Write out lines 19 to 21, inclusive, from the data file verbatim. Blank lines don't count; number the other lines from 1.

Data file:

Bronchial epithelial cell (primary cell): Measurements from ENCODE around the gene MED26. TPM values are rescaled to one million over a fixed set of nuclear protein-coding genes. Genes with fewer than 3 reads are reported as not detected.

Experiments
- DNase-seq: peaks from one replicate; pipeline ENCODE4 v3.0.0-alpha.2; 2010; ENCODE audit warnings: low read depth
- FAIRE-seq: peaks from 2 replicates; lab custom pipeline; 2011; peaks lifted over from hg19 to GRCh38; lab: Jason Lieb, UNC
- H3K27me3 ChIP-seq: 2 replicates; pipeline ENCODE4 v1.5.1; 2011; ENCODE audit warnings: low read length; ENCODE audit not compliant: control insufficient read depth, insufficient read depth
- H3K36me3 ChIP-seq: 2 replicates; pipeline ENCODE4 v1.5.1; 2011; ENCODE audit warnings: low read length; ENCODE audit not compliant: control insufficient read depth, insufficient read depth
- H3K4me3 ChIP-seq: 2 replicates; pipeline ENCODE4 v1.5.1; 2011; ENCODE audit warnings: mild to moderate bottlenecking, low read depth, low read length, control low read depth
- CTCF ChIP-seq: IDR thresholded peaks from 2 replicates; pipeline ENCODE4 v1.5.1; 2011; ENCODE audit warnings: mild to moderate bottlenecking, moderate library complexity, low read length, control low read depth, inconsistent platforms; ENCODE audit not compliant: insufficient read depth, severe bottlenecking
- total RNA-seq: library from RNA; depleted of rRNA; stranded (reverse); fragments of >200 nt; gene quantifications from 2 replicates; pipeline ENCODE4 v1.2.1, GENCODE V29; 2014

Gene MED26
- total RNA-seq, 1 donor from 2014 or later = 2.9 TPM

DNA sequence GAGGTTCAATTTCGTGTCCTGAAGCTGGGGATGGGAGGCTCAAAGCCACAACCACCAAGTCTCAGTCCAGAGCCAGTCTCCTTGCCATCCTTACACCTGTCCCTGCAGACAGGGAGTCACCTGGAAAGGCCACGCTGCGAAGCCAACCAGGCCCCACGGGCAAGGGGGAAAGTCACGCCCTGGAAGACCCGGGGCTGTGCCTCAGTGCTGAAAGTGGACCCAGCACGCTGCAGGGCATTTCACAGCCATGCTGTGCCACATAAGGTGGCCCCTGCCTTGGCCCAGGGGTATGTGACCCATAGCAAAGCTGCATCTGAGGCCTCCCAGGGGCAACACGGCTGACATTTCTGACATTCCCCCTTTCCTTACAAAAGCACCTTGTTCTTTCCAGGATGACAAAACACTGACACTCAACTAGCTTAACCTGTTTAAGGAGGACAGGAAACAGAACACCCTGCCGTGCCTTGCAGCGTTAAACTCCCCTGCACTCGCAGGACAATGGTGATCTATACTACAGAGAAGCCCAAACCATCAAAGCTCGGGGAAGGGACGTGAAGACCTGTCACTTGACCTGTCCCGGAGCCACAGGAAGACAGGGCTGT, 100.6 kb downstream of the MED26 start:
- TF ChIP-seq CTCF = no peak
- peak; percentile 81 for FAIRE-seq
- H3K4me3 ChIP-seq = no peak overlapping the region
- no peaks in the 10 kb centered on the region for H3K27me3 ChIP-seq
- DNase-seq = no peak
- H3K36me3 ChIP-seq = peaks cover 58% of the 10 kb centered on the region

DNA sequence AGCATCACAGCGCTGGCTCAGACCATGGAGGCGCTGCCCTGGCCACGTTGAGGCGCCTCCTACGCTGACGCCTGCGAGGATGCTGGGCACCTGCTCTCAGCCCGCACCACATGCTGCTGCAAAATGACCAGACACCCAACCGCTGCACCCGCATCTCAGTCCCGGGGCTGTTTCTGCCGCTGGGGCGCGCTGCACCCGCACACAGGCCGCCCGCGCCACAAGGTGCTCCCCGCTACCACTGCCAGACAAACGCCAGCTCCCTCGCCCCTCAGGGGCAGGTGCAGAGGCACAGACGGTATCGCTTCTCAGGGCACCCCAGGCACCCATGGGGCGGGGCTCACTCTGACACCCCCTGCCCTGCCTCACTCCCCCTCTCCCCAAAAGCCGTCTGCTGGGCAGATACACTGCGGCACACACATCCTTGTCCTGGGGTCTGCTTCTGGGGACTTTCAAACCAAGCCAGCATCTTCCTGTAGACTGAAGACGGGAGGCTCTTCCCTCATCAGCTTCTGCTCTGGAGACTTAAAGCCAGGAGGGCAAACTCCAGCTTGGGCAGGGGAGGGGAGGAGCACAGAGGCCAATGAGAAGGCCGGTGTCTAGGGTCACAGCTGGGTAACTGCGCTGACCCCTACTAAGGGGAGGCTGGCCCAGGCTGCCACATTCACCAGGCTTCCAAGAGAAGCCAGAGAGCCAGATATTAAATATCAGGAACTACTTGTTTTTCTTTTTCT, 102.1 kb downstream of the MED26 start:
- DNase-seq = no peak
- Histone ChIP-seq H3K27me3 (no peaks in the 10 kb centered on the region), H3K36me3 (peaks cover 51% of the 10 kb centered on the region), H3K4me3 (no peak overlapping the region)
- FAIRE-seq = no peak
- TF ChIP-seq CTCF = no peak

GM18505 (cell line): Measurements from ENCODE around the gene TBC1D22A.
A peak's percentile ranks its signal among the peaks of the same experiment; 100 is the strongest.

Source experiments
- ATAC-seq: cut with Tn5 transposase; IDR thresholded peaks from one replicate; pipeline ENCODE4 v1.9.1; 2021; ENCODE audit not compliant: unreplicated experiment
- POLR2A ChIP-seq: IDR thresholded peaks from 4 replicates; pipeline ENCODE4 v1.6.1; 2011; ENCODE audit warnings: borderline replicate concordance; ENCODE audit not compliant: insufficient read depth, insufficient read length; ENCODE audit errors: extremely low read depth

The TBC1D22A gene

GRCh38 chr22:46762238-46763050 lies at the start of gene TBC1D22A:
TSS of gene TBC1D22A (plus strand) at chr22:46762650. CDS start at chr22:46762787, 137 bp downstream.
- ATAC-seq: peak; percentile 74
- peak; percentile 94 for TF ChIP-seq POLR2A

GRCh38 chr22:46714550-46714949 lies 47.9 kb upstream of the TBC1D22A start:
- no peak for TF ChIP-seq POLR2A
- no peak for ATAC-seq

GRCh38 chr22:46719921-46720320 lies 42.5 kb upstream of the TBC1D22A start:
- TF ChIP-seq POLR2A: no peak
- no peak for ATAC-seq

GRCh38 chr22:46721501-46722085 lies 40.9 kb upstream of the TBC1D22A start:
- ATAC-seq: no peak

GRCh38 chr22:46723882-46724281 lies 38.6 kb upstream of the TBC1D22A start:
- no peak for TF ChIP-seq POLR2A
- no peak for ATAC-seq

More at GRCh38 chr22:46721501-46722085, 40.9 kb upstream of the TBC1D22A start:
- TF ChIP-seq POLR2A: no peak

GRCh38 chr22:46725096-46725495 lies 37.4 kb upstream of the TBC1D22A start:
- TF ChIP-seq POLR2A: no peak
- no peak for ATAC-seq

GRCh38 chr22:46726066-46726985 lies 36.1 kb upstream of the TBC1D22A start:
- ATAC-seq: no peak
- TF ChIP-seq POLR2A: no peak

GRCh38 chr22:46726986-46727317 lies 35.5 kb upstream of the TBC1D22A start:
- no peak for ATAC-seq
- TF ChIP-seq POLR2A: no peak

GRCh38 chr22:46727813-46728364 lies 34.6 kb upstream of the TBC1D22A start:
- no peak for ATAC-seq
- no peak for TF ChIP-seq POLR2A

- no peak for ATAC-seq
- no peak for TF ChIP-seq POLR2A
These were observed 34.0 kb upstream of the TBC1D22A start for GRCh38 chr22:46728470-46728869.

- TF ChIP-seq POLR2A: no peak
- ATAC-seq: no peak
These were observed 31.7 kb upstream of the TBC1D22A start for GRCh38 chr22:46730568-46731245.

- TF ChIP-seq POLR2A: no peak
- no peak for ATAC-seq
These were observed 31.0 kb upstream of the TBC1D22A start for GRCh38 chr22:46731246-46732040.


DNA sequence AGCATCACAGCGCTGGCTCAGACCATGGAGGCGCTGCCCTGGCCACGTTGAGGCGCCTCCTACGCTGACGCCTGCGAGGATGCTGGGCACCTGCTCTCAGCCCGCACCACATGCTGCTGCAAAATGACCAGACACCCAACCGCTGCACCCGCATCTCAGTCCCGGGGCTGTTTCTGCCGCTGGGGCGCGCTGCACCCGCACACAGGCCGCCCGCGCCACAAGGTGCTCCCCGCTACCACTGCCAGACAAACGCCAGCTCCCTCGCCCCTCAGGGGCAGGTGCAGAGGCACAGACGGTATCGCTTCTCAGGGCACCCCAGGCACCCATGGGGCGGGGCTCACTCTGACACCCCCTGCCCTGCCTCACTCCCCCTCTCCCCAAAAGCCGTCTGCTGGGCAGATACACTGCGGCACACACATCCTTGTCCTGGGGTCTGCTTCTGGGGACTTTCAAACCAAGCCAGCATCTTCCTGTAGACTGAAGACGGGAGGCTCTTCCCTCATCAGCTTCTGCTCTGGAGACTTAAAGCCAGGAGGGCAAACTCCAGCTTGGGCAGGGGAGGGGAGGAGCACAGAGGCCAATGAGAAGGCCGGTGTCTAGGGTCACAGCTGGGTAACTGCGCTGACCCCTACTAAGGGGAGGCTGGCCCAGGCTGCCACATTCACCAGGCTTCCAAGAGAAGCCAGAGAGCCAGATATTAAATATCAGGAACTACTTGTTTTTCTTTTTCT, 102.1 kb downstream of the MED26 start:
- DNase-seq = no peak
- Histone ChIP-seq H3K27me3 (no peaks in the 10 kb centered on the region), H3K36me3 (peaks cover 51% of the 10 kb centered on the region), H3K4me3 (no peak overlapping the region)